Most of the data used to determine bleeding risk come from retrospective studies of patients who are afebrile and have thrombocytopenia but not coagulopathy [26,27]. Typical recommended platelet count thresholds used for some common procedures are listed below. Platelet transfusion may be considered when the patient platelet count is below the threshold for the corresponding procedure.

Neurosurgery or ocular surgery – <100,000/microL

Most other major surgery – <50,000/microL

Endoscopic procedures – <50,000/microL for therapeutic procedures; 20,000/microL for low risk diagnostic procedures (see "Gastrointestinal endoscopy in patients with disorders of hemostasis")

Bronchoscopy with bronchoalveolar lavage (BAL) – <20,000 to 30,000/microL [28]

Central line placement – <20,000/microL [29]

Lumbar puncture – <10,000 to 20,000/microL in patients with hematologic malignancies and <40,000 to 50,000 in patients without hematologic malignancies; lower thresholds may be used in patients with immune thrombocytopenia (ITP) [30-32]

Neuraxial analgesia/anesthesia – <80,000/microL (see "Thrombocytopenia in pregnancy", section on 'Neuraxial anesthesia' and "Adverse effects of neuraxial analgesia and anesthesia for obstetrics", section on 'Neuraxial analgesia and low platelets')

Bone marrow aspiration/biopsy – <20,000/microL

Prevention of spontaneous bleeding — We use prophylactic platelet transfusion to prevent spontaneous bleeding in most afebrile patients with platelet counts <10,000/microL due to bone marrow suppression.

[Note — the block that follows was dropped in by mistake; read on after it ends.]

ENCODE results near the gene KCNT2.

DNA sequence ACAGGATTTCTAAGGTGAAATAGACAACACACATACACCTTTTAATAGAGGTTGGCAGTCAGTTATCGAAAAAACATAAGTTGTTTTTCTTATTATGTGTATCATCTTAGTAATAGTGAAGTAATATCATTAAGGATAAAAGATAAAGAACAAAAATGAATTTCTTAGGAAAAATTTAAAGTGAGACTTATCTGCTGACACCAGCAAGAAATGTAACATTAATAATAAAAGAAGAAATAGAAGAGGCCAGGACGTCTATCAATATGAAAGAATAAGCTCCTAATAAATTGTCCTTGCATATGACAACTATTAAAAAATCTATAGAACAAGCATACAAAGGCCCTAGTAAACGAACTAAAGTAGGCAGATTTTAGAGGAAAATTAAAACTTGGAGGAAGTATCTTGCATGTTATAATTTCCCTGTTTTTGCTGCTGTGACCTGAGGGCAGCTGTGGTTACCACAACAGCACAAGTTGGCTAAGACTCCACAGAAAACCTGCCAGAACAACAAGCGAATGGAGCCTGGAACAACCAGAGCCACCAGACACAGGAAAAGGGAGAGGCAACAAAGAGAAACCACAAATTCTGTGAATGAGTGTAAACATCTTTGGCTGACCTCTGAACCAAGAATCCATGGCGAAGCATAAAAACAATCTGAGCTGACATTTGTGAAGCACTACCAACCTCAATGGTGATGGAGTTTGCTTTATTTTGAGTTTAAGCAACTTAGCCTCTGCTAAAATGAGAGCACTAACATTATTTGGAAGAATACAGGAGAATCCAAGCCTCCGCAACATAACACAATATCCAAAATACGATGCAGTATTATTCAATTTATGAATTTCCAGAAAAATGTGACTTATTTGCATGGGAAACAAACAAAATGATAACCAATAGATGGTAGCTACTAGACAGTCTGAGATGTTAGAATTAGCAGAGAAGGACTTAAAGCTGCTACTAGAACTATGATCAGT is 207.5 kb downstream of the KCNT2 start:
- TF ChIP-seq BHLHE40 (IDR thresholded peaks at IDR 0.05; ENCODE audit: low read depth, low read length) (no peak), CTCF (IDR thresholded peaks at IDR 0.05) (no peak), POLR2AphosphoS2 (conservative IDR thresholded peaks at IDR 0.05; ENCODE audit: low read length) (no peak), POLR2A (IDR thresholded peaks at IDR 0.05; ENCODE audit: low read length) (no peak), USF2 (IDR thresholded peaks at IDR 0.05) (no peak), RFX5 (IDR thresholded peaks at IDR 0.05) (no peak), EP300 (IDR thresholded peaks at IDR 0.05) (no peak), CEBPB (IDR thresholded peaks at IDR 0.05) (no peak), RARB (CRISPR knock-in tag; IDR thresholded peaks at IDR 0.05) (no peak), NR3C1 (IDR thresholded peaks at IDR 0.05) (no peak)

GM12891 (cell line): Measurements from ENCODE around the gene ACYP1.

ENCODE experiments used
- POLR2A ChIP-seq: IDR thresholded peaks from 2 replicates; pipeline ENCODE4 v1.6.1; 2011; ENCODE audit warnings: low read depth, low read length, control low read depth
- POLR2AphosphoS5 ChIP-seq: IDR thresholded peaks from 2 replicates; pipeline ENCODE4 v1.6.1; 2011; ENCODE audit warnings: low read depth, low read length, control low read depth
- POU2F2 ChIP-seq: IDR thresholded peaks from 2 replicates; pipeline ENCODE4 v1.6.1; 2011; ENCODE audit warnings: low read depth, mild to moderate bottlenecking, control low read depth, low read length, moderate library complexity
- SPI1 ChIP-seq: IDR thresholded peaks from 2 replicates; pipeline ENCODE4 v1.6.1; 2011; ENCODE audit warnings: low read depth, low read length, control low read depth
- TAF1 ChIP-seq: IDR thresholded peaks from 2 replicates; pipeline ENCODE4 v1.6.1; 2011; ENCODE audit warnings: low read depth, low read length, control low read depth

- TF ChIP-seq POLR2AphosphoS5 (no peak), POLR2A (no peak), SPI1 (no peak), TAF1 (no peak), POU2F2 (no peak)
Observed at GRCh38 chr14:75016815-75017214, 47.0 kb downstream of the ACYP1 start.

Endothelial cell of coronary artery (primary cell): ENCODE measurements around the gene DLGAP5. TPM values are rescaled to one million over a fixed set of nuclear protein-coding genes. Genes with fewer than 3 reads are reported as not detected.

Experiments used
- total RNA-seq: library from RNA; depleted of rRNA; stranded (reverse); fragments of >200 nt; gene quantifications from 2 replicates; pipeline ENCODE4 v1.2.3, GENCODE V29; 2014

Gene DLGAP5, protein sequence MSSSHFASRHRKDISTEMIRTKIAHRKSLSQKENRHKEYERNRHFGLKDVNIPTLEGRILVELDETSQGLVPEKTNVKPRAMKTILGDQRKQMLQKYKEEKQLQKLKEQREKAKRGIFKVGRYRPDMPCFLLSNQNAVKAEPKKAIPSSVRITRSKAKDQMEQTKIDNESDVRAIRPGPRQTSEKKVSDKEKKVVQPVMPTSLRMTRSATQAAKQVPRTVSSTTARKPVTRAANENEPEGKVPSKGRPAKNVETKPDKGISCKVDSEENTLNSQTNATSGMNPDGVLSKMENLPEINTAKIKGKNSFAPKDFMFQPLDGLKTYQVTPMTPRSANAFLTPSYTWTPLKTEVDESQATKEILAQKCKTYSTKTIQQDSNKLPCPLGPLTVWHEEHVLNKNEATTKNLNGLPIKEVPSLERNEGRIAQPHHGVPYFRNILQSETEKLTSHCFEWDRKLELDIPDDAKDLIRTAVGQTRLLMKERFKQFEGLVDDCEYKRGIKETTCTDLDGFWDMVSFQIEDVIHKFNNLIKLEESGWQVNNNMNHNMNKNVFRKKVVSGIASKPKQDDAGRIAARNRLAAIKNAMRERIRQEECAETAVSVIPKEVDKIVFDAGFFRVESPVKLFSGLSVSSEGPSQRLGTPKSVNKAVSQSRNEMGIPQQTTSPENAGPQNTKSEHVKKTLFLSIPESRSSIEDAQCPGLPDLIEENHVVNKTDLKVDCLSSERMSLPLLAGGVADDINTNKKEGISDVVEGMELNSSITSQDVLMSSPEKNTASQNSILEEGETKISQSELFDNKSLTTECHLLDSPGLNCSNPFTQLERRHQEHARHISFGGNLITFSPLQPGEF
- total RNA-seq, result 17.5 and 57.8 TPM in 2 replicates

For patients with fever, infection, or inflammation, we generally transfuse at a platelet count ≤15,000 to 20,000/microL due to the increased risk of bleeding [33].

Patients with acute promyelocytic leukemia (APL) have a coexisting coagulopathy, and for them we transfuse at a platelet count ≤30,000 to 50,000/microL. (See 'Leukemia, chemotherapy, and HSCT' below.)

These and other scenarios are discussed below. (See 'Specific clinical scenarios' below.)

There are no ideal tests for predicting who will bleed spontaneously [34]. Studies of patients with thrombocytopenia suggest that patients can bleed even with platelet counts >50,000/microL [35]. However, bleeding is much more likely at platelet counts <5000/microL. Among individuals with platelet counts between 5000/microL and 50,000/microL, clinical findings can be helpful in decision-making regarding platelet transfusion.

The platelet count at which a patient bled previously can be a good predictor of future bleeding.

Petechial bleeding and ecchymoses are generally not thought to be predictive of serious bleeding, whereas mucosal bleeding and epistaxis (so-called "wet" bleeding) are thought to be predictive.

Coexisting inflammation, infection, and fever also increase bleeding risk.

The underlying condition responsible for a patient's thrombocytopenia also may help in estimating the bleeding risk. As an example, some patients with ITP often tolerate very low platelet counts without bleeding, while patients with some acute leukemias that are associated with coagulopathy (eg, acute promyelocytic leukemia) can have bleeding at higher platelet counts (eg, 30,000 to 50,000/microL). (See 'Specific clinical scenarios' below.)

Compared with adults, children with bone marrow suppression may be more likely to experience bleeding at the same degree of thrombocytopenia. In a secondary subgroup analysis of the PLADO trial, in which patients were randomly assigned to different platelet doses, children had more days of bleeding, more severe bleeding, and required more platelet transfusions than adults with similar platelet counts [36]. However, these findings do not suggest a different threshold for platelet transfusion in children, as the increased risk of bleeding was distributed across a wide range of platelet counts.